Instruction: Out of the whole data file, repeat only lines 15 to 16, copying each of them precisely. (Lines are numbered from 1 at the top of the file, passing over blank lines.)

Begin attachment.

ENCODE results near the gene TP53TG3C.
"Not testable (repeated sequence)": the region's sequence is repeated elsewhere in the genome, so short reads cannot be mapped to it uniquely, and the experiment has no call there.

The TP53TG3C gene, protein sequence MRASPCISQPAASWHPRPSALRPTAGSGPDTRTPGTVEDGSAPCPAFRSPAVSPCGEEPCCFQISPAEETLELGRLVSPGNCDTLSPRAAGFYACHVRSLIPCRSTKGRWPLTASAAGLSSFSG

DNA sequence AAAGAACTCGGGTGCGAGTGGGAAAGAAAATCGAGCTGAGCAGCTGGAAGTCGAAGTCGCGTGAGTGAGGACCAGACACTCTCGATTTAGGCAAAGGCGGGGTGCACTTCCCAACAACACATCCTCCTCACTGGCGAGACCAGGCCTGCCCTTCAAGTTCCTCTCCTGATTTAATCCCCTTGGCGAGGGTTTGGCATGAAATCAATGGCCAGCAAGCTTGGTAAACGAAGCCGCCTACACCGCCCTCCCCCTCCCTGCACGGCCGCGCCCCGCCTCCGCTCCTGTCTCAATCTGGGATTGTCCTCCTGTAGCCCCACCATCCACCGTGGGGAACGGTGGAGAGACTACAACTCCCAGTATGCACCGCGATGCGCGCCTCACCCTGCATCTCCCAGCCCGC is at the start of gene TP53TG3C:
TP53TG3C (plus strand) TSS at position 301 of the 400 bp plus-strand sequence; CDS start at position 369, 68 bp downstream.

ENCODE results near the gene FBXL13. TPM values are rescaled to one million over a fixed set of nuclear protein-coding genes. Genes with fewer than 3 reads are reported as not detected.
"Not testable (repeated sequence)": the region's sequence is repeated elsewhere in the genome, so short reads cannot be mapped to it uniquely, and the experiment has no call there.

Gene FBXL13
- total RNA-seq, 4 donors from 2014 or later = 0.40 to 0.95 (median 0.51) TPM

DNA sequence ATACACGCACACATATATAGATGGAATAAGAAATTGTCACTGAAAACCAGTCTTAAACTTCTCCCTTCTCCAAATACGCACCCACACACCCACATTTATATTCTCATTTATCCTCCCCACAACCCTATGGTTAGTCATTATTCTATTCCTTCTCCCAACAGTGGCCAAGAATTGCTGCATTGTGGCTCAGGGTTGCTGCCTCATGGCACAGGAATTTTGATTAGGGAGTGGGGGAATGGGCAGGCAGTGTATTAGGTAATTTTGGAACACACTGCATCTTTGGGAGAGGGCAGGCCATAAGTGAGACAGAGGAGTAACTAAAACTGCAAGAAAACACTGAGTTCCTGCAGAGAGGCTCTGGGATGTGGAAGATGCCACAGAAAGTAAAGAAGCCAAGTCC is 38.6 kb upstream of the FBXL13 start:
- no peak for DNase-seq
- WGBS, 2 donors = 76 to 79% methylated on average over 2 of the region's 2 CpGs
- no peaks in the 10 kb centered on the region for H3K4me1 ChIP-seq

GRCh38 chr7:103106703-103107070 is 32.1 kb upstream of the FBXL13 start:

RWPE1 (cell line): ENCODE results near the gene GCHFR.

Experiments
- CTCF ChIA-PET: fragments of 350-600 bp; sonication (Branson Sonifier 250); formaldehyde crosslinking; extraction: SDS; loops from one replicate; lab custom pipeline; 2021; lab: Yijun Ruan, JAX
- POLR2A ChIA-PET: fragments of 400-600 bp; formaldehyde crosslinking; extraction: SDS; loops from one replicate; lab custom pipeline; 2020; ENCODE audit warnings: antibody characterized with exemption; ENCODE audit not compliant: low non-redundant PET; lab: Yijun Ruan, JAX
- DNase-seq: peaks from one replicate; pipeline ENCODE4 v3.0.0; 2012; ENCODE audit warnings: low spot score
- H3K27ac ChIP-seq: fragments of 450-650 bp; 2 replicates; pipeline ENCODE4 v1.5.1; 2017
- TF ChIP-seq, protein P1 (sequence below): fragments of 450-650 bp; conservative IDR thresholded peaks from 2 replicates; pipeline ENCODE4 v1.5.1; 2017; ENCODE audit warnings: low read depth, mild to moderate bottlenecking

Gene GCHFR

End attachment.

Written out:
RWPE1 (cell line): ENCODE results near the gene GCHFR.

Experiments